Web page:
Proposed Missing Child Law Gains Momentum
April 15, 2020
Earlier this year, 11-year-old Colorado Springs child Gannon Stauch went missing on January 27th, 2020, and the search is still on. He was last seen walking to a friend’s home; after three days without seeing, nor hearing from, him, his case was upgraded to a missing child, as opposed to a runaway case. As the case garners more attention in the community, other concerned parents and adults are taking action in the form of canvassing signatures for a petition.
The petition in question proposes amending a state law that classifies children under 13-years-old who have been missing for several hours to be automatically considered missing, rather than runaways; the advocates for the petition claim that police do not respond as promptly, no with the same energy and effort, to a runaway case as a missing person case. The petition is named Gannon’s Law; there are over 11,000 signatures as the case has been open for four weeks.
Others on the side of law enforcement say the title of the case doesn’t make any difference in the reaction and efforts of law enforcement – at the end of the day, they are concerned that there is a child whose whereabouts are currently unknown. They note that each case is taken seriously and how they respond is based on case-by-case information. Say the parents noted that there was an argument in the home and the child left; more than likely, the child will return shortly after tempers cool down.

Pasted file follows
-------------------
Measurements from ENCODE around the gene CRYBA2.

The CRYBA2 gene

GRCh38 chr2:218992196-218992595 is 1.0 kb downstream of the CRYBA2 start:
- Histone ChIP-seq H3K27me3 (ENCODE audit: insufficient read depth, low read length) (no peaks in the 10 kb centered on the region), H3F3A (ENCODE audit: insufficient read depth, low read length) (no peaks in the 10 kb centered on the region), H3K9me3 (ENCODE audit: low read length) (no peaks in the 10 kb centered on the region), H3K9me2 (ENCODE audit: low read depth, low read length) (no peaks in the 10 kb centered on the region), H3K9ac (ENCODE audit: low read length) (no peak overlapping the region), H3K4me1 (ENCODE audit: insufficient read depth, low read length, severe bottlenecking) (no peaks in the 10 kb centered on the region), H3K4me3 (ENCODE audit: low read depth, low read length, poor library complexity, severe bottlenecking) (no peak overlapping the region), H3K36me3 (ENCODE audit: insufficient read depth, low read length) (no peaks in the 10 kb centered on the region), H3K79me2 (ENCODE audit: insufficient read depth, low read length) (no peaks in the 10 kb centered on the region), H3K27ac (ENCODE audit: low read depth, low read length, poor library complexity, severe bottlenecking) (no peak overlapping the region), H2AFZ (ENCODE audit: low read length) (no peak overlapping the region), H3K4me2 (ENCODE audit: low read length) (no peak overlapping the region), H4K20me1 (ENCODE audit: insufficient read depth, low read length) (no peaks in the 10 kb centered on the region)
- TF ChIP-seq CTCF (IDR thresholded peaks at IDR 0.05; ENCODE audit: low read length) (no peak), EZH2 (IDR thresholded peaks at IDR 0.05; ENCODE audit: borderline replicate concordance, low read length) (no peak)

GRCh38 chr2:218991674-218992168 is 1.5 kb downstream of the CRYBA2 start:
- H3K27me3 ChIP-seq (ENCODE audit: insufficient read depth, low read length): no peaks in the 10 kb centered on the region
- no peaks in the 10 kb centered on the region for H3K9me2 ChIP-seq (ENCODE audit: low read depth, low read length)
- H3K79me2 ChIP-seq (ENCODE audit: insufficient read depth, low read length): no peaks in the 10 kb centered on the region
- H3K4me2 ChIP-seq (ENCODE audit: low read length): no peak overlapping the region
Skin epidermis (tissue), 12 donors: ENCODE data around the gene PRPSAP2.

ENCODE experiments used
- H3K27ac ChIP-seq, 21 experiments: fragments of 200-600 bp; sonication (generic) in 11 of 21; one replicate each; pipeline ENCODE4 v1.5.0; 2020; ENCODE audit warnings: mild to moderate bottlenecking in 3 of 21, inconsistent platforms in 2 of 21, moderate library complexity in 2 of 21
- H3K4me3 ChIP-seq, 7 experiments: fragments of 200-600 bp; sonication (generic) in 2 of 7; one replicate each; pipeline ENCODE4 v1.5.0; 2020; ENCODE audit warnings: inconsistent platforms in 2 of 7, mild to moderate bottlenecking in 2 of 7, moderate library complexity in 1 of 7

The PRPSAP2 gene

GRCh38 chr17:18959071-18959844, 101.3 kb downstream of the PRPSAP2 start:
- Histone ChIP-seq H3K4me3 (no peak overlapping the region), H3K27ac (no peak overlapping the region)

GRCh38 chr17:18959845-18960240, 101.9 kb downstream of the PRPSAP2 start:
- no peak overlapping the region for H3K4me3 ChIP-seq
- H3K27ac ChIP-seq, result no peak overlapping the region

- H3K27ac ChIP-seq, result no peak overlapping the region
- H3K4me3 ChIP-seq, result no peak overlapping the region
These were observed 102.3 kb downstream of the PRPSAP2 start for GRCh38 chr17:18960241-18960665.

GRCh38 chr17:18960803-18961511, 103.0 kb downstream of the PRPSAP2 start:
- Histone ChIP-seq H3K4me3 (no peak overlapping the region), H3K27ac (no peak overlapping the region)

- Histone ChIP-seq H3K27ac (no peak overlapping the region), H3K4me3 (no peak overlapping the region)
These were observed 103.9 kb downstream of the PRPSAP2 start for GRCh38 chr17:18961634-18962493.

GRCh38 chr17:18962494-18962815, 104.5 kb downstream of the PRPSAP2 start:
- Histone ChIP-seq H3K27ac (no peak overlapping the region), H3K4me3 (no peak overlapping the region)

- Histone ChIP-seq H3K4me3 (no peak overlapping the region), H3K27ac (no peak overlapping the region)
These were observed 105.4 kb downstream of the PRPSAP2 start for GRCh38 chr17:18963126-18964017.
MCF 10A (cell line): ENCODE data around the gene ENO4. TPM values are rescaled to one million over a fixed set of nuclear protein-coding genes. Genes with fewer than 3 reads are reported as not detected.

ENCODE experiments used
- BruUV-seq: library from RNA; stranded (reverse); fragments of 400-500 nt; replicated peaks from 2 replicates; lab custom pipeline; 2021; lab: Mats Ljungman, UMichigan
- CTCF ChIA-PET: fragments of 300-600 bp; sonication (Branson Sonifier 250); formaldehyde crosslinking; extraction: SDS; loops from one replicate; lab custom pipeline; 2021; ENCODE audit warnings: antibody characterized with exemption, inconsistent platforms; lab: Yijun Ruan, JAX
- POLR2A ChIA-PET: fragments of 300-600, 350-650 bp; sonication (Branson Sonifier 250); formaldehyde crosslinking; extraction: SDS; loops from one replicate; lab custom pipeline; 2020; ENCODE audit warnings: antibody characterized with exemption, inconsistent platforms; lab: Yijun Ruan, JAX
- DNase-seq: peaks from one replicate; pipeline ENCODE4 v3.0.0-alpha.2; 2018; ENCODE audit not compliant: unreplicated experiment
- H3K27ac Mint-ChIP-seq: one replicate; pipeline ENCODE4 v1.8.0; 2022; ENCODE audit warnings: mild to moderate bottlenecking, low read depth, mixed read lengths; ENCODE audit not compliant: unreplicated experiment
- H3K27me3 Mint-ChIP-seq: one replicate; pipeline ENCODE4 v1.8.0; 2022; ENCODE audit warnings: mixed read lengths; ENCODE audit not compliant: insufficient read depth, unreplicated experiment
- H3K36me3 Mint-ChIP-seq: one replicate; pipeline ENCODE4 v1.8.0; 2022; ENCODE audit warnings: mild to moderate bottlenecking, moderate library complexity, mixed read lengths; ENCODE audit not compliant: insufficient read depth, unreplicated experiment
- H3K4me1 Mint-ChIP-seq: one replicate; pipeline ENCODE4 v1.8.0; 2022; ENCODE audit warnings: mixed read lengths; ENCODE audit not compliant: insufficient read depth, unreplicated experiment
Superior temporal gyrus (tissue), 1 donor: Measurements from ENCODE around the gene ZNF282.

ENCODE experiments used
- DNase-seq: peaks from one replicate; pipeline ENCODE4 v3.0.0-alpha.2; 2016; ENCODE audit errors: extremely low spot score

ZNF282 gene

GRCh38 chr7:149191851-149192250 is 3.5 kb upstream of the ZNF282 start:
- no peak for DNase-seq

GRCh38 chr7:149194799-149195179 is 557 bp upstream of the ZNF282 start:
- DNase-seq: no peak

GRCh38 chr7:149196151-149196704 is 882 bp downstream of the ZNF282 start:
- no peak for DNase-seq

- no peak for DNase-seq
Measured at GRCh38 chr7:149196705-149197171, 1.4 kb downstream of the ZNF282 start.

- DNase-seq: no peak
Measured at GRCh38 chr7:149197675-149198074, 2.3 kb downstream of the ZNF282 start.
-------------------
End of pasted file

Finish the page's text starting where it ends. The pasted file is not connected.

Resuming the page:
Law enforcement officials note that if the law were passed, current repeat runaway children would be classified as missing, which would drain resources from actual missing persons and children cases. As the case and petition develop side by side, Colorado Springs family law attorneys are watching to see how everything unfolds and if laws will change.
If you need the services of a Colorado Springs family law attorney for any reason, including runaway children, or missing persons, contact our offices immediately so that we can assist.